Brian Williams, Lester Holt and NBC News are locked in a lose-lose-lose scenario.
Williams, the longtime anchor of the "NBC Nightly News," has been on the bench for nearly three months, suspended amid a scandal over exaggerations about an Iraq War mission. He has grown increasingly frustrated by the situation, according to sources near to the situation.
He wants his position back and, more to the point, wants NBC to telegraph that he's coming back. "He's getting fed up," one supporter of Williams said on condition of anonymity.
But Williams is not allowed to air his unhappiness -- NBC has prohibited him from speaking publicly.
Meantime, NBC is also staying silent about its plans for Williams or its vaunted nightly newscast.
And there's Lester Holt. The fill-in anchor has steadied the ship and retained most of Williams' nightly audience. But some viewers have defected, enough that "Nightly News" has slipped into second place behind ABC's "World News Tonight with David Muir."
The latest Nielsen ratings, released Tuesday, confirm that ABC has won among total viewers for three straight weeks. Now industry observers are starting to conclude that the audience shift is real, not just a blip.
NBC did manage to beat ABC among 25- to 54-year-olds last week, by a mere 7,000 viewers. That only underscores how competitive the race remains and how much is at stake -- for Williams, NBC and Holt.
All three parties are haunted by the uncertainty of it all. The network hasn't said whether Williams will be reinstated, creating ripe conditions for rumor, speculation and debate about what should be done.
On Monday Fox News CEO Roger Ailes weighed in via an interview with The Hollywood Reporter.
"I'd put Brian back, but I'd do it the right way," Ailes said, without elaborating.
If Williams leaves NBC, might a door be open for him at Fox News or elsewhere?
The guessing game about the anchor's future has become more active in recent weeks, partly because a new chairman, Andy Lack, took over NBC News at the beginning of the month. Lack has given no signal about what's going to happen.
The guessing game is also active because NBC and other television networks are heading into the "upfront" season. That's when advertisers make big commitments to buy air time in the upcoming TV season.
The Washington Post's Paul Farhi reported last week that "people on both sides of the negotiations, including some at NBC, say it is unlikely that Lack and NBC will go into the upfronts without resolving Williams's status beforehand."
Farhi added that "given the crucial role anchors play in the success of a news broadcast, uncertainty over who will anchor 'Nightly News' would hurt NBC's negotiating position with advertisers."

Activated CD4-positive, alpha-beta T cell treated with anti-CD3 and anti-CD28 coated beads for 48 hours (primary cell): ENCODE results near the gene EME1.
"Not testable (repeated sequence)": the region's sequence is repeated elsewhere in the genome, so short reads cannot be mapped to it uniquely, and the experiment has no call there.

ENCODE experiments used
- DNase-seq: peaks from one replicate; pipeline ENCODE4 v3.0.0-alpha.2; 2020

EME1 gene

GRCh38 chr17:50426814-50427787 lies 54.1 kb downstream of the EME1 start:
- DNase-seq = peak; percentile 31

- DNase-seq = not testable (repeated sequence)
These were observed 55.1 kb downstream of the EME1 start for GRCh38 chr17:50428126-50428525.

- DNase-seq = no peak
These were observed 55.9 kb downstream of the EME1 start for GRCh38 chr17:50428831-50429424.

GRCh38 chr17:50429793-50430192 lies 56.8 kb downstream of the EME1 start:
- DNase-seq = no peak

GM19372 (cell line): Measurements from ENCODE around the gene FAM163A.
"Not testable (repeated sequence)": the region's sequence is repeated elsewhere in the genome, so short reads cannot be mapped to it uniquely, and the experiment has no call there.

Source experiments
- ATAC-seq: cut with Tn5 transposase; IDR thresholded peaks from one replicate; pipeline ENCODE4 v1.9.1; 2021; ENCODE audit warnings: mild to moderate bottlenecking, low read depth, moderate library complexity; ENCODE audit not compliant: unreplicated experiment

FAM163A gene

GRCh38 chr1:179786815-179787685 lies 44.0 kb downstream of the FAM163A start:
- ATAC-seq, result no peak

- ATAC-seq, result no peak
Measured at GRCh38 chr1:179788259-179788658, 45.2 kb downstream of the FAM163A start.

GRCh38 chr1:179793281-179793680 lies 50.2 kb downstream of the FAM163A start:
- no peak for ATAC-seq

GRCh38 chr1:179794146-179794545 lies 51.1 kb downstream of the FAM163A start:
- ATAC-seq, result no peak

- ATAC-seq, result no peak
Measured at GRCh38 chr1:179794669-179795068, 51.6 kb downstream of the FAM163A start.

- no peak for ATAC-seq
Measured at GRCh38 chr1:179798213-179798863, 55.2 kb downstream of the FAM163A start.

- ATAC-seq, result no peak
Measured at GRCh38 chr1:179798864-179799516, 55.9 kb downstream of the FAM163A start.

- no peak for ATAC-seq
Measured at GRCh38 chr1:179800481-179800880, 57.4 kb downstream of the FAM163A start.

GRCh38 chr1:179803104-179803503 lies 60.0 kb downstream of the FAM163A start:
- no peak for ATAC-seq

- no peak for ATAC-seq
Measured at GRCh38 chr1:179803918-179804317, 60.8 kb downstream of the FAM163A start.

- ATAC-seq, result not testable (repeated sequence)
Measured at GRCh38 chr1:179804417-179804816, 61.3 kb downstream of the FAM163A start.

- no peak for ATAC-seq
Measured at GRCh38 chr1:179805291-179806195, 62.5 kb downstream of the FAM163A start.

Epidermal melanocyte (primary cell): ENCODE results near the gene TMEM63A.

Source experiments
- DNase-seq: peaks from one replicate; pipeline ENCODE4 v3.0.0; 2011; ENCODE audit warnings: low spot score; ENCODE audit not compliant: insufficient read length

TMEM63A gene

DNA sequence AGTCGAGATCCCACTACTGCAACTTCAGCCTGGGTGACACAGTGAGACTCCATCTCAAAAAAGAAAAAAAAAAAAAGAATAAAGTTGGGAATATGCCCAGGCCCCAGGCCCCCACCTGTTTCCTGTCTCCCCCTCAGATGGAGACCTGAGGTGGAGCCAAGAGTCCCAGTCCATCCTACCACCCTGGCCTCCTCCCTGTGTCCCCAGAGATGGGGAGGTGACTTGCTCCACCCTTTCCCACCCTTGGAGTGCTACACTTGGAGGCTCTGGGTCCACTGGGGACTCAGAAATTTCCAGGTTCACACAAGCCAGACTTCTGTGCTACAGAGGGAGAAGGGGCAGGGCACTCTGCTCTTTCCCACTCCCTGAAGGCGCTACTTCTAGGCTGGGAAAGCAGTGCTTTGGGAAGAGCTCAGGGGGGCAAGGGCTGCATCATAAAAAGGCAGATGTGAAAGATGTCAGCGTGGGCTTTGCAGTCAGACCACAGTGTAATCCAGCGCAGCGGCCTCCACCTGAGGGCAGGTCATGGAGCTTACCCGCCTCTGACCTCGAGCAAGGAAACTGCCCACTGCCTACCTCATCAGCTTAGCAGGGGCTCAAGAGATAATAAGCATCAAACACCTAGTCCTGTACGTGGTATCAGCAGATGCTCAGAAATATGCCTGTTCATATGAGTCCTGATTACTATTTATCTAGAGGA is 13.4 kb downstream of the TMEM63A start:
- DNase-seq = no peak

There's that word again -- uncertainty.
Lack and the man who appointed him, NBCUniversal CEO Steve Burke, know that putting Williams back in the "Nightly News" chair could hurt things with Holt.
Inside NBC, no small number of people are rooting for Holt, who is well-liked and has been in line for the top job for years.
Conversely, keeping Holt in the chair could mean a multi-million-dollar settlement with Williams, who signed a lucrative five-year contract just months before the exaggeration scandal erupted.
It is unclear whether any legal negotiations are currently taking place. Williams' attorney declined a request for comment, as did NBC.
Last week he was photographed in New York City with his wife, daughter and a puppy -- and the image showed up on the cover of the New York Post the next day. Was it just dog walking, or was there something more to it?
"Dogs are always an attempt at image rehab. You see a dog, you see a rehab," USA Today media columnist Michael Wolff said to me on CNN's "Reliable Sources" on Sunday.
The ultimate question is about what NBC's internal fact-checking investigation of Williams has found. The investigation began within days of Williams' apology for exaggerating his involvement in a 2003 Iraq War mission.
NBC has yet to comment on whether the investigation is complete. Every day the investigation continues is a bad day for Williams; to some people, it implies that the journalists have uncovered more damaging information.
Vanity Fair reported earlier this month that the investigators "have compiled a number of other incidents that, taken as a whole, paint a portrait of Williams as a man who has consistently burnished his stories."
For the network, the fact-checking findings may be a form of leverage -- to either say that Williams has been cleared of further embellishing, or that he's too damaged to return to the "Nightly News."